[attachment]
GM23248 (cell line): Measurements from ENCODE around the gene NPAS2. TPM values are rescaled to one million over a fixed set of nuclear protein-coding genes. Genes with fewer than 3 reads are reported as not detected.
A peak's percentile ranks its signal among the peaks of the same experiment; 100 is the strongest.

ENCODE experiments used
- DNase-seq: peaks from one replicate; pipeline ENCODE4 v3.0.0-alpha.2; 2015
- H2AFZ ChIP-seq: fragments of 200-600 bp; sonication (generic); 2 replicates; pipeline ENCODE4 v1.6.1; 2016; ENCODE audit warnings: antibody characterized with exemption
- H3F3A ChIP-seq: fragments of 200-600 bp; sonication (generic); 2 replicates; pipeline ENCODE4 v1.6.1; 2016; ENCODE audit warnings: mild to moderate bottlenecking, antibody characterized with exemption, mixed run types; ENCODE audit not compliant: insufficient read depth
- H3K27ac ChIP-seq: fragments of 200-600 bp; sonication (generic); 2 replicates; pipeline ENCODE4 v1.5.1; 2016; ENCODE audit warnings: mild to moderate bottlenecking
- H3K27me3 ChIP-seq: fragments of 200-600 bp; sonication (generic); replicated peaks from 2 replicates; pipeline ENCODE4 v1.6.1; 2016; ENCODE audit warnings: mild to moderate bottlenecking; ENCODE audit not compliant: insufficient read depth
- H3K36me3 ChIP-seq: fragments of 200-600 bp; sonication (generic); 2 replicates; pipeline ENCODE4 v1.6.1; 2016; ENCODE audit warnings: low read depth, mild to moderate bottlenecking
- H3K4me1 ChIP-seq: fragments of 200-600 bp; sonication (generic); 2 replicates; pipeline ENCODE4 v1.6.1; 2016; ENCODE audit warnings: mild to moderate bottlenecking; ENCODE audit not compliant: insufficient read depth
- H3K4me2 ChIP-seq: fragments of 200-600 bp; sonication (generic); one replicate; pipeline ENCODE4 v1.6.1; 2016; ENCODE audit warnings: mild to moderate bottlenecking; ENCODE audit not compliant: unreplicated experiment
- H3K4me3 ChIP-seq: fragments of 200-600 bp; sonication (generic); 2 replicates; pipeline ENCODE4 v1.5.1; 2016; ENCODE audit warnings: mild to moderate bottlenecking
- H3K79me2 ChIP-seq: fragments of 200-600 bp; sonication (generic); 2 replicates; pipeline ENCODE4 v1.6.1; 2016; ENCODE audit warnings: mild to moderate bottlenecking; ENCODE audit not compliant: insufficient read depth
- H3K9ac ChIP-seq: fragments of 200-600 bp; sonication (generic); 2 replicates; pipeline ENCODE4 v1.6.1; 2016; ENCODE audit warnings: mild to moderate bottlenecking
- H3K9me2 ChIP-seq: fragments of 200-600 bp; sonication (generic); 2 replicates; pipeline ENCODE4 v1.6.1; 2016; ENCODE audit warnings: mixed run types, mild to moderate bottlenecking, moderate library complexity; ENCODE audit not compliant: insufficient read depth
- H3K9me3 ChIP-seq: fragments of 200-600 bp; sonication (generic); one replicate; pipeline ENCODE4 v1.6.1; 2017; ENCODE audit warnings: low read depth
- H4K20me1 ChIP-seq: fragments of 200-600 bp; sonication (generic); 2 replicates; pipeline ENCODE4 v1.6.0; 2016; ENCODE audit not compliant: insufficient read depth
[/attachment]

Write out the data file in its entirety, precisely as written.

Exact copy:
GM23248 (cell line): Measurements from ENCODE around the gene NPAS2. TPM values are rescaled to one million over a fixed set of nuclear protein-coding genes. Genes with fewer than 3 reads are reported as not detected.
A peak's percentile ranks its signal among the peaks of the same experiment; 100 is the strongest.

ENCODE experiments used
- DNase-seq: peaks from one replicate; pipeline ENCODE4 v3.0.0-alpha.2; 2015
- H2AFZ ChIP-seq: fragments of 200-600 bp; sonication (generic); 2 replicates; pipeline ENCODE4 v1.6.1; 2016; ENCODE audit warnings: antibody characterized with exemption
- H3F3A ChIP-seq: fragments of 200-600 bp; sonication (generic); 2 replicates; pipeline ENCODE4 v1.6.1; 2016; ENCODE audit warnings: mild to moderate bottlenecking, antibody characterized with exemption, mixed run types; ENCODE audit not compliant: insufficient read depth
- H3K27ac ChIP-seq: fragments of 200-600 bp; sonication (generic); 2 replicates; pipeline ENCODE4 v1.5.1; 2016; ENCODE audit warnings: mild to moderate bottlenecking
- H3K27me3 ChIP-seq: fragments of 200-600 bp; sonication (generic); replicated peaks from 2 replicates; pipeline ENCODE4 v1.6.1; 2016; ENCODE audit warnings: mild to moderate bottlenecking; ENCODE audit not compliant: insufficient read depth
- H3K36me3 ChIP-seq: fragments of 200-600 bp; sonication (generic); 2 replicates; pipeline ENCODE4 v1.6.1; 2016; ENCODE audit warnings: low read depth, mild to moderate bottlenecking
- H3K4me1 ChIP-seq: fragments of 200-600 bp; sonication (generic); 2 replicates; pipeline ENCODE4 v1.6.1; 2016; ENCODE audit warnings: mild to moderate bottlenecking; ENCODE audit not compliant: insufficient read depth
- H3K4me2 ChIP-seq: fragments of 200-600 bp; sonication (generic); one replicate; pipeline ENCODE4 v1.6.1; 2016; ENCODE audit warnings: mild to moderate bottlenecking; ENCODE audit not compliant: unreplicated experiment
- H3K4me3 ChIP-seq: fragments of 200-600 bp; sonication (generic); 2 replicates; pipeline ENCODE4 v1.5.1; 2016; ENCODE audit warnings: mild to moderate bottlenecking
- H3K79me2 ChIP-seq: fragments of 200-600 bp; sonication (generic); 2 replicates; pipeline ENCODE4 v1.6.1; 2016; ENCODE audit warnings: mild to moderate bottlenecking; ENCODE audit not compliant: insufficient read depth
- H3K9ac ChIP-seq: fragments of 200-600 bp; sonication (generic); 2 replicates; pipeline ENCODE4 v1.6.1; 2016; ENCODE audit warnings: mild to moderate bottlenecking
- H3K9me2 ChIP-seq: fragments of 200-600 bp; sonication (generic); 2 replicates; pipeline ENCODE4 v1.6.1; 2016; ENCODE audit warnings: mixed run types, mild to moderate bottlenecking, moderate library complexity; ENCODE audit not compliant: insufficient read depth
- H3K9me3 ChIP-seq: fragments of 200-600 bp; sonication (generic); one replicate; pipeline ENCODE4 v1.6.1; 2017; ENCODE audit warnings: low read depth
- H4K20me1 ChIP-seq: fragments of 200-600 bp; sonication (generic); 2 replicates; pipeline ENCODE4 v1.6.0; 2016; ENCODE audit not compliant: insufficient read depth